Gathering Data for Archival, Field, Survey, and Experimental Accounting Research
Posted: 15 Jul 2016
Date Written: May 1, 2016
In the published proceedings of the first Journal of Accounting Research Conference, Vatter  lamented that “Gathering direct and original facts is a tedious and difficult task, and it is not surprising that such work is avoided.” For the fiftieth JAR Conference, we introduce a framework to help researchers understand the complementary value of seven empirical methods that gather data in different ways: prestructured archives, unstructured (“hand-collected”) archives, field studies, field experiments, surveys, laboratory studies, and laboratory experiments. The framework spells out five goals of an empirical literature and defines the seven methods according to researchers’ choices with respect to five data gathering tasks. We use the framework and examples of successful research studies in the financial reporting literature to clarify how data gathering choices affect a study's ability to achieve its goals, and conclude by showing how the complementary nature of different methods allows researchers to build a literature more effectively than they could with less diverse approaches to gathering data.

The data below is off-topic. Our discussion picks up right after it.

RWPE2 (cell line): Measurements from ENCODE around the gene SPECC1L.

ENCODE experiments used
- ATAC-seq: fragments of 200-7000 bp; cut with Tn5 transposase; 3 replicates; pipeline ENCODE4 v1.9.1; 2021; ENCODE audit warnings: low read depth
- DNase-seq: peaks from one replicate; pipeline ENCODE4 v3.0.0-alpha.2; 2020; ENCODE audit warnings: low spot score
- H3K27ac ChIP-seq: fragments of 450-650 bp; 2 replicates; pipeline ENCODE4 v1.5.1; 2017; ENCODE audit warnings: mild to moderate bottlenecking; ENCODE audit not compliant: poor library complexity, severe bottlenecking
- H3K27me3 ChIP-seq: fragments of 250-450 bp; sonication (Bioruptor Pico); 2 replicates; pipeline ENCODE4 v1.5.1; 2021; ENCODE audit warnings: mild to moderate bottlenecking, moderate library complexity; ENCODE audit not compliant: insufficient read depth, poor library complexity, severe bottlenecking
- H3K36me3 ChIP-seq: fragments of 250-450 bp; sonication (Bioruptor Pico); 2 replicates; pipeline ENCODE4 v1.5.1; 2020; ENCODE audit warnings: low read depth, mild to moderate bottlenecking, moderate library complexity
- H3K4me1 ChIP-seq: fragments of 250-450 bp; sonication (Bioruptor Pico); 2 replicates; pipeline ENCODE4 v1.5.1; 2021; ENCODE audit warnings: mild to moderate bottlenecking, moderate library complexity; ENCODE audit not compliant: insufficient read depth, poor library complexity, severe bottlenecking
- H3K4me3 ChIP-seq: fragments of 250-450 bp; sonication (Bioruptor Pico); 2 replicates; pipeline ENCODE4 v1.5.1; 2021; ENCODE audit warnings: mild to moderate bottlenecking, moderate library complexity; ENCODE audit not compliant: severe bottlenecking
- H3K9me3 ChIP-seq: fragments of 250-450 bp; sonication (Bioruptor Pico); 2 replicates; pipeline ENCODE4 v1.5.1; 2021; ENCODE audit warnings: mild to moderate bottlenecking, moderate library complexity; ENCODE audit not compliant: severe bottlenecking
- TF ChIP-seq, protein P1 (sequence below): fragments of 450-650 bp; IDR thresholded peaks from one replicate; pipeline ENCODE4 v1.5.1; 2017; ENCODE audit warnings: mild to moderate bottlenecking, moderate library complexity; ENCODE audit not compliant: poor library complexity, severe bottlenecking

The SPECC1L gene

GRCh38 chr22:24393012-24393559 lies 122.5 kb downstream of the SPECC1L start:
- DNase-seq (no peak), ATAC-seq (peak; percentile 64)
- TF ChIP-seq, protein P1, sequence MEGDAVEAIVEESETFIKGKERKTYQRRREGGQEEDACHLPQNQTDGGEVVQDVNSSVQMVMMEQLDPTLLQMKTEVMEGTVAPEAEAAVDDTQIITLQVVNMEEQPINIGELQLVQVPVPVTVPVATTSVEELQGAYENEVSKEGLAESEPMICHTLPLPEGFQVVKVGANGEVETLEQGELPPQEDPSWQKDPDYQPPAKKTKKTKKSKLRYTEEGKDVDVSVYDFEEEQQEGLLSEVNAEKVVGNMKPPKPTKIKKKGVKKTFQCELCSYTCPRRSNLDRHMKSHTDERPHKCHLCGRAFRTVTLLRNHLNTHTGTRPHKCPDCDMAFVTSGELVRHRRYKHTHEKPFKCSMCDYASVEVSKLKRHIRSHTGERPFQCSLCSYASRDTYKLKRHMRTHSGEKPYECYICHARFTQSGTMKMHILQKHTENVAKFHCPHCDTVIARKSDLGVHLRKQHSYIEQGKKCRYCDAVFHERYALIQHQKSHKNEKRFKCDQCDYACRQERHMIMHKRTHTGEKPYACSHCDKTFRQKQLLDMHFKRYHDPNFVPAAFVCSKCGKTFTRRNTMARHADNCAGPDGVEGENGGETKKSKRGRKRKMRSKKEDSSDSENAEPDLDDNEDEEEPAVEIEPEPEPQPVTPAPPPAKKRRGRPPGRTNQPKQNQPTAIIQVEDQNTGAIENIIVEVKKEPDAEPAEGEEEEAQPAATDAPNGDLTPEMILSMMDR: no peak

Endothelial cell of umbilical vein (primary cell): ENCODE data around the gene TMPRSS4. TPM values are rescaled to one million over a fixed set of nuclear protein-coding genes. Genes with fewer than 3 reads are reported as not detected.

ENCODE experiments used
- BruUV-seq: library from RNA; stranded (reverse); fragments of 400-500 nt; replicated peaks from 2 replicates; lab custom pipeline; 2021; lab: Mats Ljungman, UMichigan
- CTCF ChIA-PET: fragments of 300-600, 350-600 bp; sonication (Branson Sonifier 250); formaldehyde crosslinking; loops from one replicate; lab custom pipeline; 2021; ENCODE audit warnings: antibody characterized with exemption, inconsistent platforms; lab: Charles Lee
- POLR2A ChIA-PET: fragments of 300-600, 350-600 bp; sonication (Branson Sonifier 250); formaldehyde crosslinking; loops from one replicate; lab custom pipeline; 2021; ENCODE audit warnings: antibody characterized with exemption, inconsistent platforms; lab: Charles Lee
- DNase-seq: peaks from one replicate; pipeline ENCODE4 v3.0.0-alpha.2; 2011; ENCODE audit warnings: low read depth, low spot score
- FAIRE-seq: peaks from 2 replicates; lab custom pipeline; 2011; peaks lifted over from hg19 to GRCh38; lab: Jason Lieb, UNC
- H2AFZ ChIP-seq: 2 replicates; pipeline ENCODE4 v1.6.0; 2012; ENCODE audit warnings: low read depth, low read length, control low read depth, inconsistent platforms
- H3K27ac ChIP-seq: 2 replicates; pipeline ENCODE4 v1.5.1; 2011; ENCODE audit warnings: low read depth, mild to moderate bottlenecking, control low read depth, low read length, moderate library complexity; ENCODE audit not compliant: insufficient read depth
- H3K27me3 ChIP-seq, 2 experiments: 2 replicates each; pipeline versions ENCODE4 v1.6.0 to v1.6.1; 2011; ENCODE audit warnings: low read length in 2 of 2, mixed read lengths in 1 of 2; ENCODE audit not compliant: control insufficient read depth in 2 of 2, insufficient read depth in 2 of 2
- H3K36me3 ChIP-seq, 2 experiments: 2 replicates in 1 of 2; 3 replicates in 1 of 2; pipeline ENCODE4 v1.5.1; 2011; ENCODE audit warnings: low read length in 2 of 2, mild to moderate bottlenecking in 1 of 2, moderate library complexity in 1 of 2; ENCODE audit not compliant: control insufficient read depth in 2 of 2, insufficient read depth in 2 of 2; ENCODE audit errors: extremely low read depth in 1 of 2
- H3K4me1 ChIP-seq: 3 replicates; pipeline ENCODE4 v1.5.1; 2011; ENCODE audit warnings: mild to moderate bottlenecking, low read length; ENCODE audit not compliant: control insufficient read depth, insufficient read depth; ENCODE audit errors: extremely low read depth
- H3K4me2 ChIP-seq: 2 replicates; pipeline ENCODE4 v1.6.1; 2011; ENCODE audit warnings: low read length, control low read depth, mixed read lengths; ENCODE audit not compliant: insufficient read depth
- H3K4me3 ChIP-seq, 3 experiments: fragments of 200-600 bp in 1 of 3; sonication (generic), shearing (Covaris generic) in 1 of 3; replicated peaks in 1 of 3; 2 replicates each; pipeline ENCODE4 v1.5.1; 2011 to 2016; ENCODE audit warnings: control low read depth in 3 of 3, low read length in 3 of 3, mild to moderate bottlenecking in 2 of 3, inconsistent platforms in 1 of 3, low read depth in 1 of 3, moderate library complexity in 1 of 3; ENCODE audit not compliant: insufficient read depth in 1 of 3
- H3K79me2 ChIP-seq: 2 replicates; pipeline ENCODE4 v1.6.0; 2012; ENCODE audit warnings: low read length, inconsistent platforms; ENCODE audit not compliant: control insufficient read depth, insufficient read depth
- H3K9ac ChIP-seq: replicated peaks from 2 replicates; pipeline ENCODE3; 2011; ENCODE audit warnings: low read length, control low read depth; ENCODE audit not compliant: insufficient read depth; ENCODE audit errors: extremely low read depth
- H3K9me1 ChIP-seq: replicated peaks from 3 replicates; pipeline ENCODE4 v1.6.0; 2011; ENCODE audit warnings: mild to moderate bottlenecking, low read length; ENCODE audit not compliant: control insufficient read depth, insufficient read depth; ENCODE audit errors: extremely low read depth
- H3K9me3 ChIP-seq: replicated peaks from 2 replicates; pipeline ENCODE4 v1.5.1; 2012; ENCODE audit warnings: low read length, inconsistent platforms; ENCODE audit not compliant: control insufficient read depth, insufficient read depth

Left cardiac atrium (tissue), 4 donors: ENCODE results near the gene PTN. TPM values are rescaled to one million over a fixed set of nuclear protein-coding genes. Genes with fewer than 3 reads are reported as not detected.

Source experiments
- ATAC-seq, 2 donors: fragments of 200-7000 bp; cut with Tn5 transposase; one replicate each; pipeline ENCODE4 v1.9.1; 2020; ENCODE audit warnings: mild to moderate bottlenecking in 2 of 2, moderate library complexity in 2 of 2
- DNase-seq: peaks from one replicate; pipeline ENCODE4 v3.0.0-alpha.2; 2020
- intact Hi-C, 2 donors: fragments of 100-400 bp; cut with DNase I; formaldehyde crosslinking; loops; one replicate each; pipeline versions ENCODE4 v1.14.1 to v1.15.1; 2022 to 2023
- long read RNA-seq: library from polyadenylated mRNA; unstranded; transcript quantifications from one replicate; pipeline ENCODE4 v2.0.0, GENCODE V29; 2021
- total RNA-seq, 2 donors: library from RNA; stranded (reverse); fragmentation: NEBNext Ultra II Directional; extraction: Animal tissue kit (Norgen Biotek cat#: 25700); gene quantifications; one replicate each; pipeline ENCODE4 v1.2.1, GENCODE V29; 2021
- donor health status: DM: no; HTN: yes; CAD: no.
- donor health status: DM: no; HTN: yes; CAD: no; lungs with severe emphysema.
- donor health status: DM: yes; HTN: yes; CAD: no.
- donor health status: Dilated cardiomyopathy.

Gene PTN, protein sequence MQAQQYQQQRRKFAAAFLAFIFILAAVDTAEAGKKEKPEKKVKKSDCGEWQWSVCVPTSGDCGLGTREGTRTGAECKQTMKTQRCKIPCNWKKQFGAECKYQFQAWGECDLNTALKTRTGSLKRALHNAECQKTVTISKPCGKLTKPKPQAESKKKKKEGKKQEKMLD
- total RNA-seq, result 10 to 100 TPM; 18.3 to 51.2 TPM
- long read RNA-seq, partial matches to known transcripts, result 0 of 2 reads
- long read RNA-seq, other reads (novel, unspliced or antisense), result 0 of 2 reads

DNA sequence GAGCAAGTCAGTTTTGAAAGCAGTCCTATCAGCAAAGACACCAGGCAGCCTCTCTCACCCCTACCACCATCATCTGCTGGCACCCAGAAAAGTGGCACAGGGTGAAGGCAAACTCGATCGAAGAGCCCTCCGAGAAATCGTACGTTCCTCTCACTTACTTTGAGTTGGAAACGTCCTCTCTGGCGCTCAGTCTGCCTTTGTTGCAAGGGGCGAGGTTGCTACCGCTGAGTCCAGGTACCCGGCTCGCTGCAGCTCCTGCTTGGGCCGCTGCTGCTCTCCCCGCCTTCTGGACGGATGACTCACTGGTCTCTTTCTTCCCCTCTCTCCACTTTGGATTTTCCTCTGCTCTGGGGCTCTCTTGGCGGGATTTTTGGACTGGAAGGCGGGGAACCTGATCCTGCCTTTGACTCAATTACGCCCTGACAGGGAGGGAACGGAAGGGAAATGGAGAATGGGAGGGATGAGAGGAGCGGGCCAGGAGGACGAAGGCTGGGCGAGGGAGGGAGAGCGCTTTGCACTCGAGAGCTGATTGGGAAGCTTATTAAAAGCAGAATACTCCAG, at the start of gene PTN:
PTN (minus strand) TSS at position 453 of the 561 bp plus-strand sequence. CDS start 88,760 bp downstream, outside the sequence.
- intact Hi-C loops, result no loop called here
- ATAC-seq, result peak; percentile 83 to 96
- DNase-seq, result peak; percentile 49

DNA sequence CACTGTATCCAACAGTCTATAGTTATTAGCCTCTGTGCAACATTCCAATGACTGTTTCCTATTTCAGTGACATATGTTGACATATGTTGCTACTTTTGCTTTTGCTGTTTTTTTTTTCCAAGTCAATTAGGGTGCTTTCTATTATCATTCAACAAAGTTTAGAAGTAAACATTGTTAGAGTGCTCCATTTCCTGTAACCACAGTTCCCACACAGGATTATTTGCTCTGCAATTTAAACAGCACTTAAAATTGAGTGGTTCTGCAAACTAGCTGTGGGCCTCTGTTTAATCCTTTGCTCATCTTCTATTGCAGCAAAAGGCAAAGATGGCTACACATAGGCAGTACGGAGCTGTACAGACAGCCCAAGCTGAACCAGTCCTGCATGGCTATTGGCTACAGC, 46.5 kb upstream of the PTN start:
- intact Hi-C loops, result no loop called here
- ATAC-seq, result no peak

Keywords: archival, data, experiment, empirical methods, field study, survey, financial reporting
JEL Classification: M40, M41, B40, C81, C90, C91, C92, C93, C99
Suggested Citation: Suggested Citation